There are dozens of cults still active today, despite the very public demise of many well-known ones. Current cults range from New Age mystic groups to fundamentalist Christians preparing for the end of days. Many have been around for decades, with some as old as a century. But a few others have sprung up only in the last few years.
What these groups have in common is a cult of personality built around a charismatic leader, a devotion to poverty which usually doesn't extend to said leader, and a belief that they are somehow chosen above all others to usher in a new era of peace and prosperity. Many keep their flocks in thrall, refusing to let them leave, while others disconnect people from their families so they don't want to.
Here are some of the most well-known modern and famous cults (if we can call them that) and how they began.
Supreme Master Ching HaiVideo: YouTube
Born in Vietnam in 1950, the former Hue Dang Trinh reinvented herself as Supreme Master Ching Hai, expert in Quan Yin meditation, claiming she has the ability to channel God's inner light. What Ching Hai truly has the ability to channel is money - her 20,000 followers have bestowed on her a flamboyant lifestyle, along with an international business group boasting numerous vegetarian restaurants, jewelry boutiques, and a multimedia/web arm.
She also preaches environmentalism, despite building an artificial island in a protected mangrove reserve in Florida - which was seized by the federal government and sold off. Members wear necklaces with her image, are said to work for free at her restaurants, and are not allowed to eat animal products of any kind.
Founded in 1965 by Paul Twichell, this non-profit religion bounced around to a few locations before settling in suburban Minneapolis. Like many other New Age religions, Eckankar is a grab bag of mysticism, Eastern philosophy, meditation, and a made-up iconography. Members claim to have ancient roots, going back tens of thousands of years, speak to each other in an invented language, and take new names for themselves. All of it is done in the name of a mediation where one chants "HU" and separates their soul from their body.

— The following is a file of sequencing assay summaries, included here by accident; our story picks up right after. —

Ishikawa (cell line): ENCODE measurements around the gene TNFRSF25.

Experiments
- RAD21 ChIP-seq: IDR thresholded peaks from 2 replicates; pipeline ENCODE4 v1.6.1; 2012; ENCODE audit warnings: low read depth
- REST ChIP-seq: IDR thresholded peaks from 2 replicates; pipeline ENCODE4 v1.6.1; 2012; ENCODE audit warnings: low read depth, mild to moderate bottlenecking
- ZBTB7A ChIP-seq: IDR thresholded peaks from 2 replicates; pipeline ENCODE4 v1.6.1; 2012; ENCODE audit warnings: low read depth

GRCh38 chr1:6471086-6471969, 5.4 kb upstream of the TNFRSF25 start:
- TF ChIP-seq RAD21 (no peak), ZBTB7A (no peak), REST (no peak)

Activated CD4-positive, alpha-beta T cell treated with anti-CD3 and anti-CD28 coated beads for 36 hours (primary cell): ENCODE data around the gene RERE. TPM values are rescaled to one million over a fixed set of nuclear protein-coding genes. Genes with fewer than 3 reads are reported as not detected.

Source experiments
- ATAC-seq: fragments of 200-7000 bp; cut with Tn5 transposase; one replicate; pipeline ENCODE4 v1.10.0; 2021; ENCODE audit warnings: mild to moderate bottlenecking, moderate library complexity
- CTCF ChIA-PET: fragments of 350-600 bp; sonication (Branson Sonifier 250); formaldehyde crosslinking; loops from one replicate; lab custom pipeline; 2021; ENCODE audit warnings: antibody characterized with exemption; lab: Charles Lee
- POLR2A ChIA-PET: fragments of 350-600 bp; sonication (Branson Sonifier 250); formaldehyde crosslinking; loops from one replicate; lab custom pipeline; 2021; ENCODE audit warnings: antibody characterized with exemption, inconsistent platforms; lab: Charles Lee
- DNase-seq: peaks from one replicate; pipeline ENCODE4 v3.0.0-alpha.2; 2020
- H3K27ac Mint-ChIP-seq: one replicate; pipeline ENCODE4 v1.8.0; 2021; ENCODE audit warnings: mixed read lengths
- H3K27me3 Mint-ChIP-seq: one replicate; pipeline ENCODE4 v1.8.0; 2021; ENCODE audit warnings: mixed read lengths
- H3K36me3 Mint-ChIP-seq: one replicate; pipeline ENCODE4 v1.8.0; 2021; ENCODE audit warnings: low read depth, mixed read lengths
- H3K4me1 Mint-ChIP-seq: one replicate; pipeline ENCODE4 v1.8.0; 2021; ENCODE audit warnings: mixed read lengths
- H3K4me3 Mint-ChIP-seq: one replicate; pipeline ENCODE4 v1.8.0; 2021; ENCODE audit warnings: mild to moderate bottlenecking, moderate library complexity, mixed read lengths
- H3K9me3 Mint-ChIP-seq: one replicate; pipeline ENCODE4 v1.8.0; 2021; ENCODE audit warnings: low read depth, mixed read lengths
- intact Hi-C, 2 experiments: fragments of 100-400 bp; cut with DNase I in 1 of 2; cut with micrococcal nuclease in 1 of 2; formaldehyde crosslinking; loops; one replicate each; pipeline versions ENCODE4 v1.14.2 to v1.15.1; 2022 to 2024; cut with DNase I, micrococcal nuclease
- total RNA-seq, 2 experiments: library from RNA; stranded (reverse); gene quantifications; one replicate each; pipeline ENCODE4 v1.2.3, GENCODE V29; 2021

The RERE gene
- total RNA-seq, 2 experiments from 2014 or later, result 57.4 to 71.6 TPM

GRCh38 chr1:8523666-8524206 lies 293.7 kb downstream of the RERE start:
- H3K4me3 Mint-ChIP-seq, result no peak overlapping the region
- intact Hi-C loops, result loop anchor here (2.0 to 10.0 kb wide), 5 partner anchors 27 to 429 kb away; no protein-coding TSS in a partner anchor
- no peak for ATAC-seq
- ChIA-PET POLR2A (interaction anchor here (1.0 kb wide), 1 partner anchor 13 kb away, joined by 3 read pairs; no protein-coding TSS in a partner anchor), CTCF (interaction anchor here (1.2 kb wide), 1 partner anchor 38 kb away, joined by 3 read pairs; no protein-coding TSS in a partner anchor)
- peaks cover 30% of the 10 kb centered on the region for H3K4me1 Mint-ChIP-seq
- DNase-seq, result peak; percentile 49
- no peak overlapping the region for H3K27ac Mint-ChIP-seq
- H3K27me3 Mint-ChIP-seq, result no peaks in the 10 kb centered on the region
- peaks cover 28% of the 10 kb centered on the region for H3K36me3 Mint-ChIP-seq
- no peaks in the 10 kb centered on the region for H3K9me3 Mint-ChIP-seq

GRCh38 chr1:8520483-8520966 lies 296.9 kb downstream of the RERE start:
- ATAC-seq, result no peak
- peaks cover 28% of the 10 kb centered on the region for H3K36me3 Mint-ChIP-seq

Despite being a registered non-profit, the group sells its founder's materials for a hefty profit - and allegations have abounded that virtually all of Twichell's books laying the foundation of Eckankar are plagiarized.
Church Universal And TriumphantVideo: YouTube
Yet another cult of personality in New Age clothes, the CUT was founded in 1975 as an offshoot of a different movement, Summit Lighthouse. Founder Elizabeth Claire Prophet pitched herself and her husband as messengers of the "Ascended Masters," a set of spiritually awakened ancient beings central to the Theosophy belief system. They also threw in elements of Christian Science, the "I AM" movement, and Mormon-style doomsday prepping .
The Prophets grew wealthy enough to buy large spreads in the Santa Monica mountains and Montana, while members drove themselves into debt building fallout shelters and paying huge sums of money to "reserve a spot" in the post-nuclear-conflict society. The church was also accused of making illicit straw purchases and of using sleep deprivation against members who attempted to leave. In ill health, the Prophet retired in 1999 and passed 10 years later.
Since then, the church has gone through legal problems and succession squabbles - but members still meet on a regular basis.
Apostles Of Infinite Love
Based in the mountains of Quebec, the Apostles of Infinite Love began in 1962 as a Catholic splinter group, formed by excommunicated French priest Michel Collin. Believing he was the true heir to the Church and was receiving messages directly from the Virgin Mary, Collin gave himself the name “Pope Clement XV" and presided over a reign of kidnapping, sexual abuse, and extortion.
The "church" soon split, as Collin feuded with a fellow founding member named Jean Gaston Tremblay, who declared himself to be Pope Gregory XVII, in 1969. He passed in 2011, but not before being the subject of a 34-year investigation that led to a massive raid in 1999 - and ended with all charges being dropped. The cult apparently is at a low point, with no new leader and a number of members having left.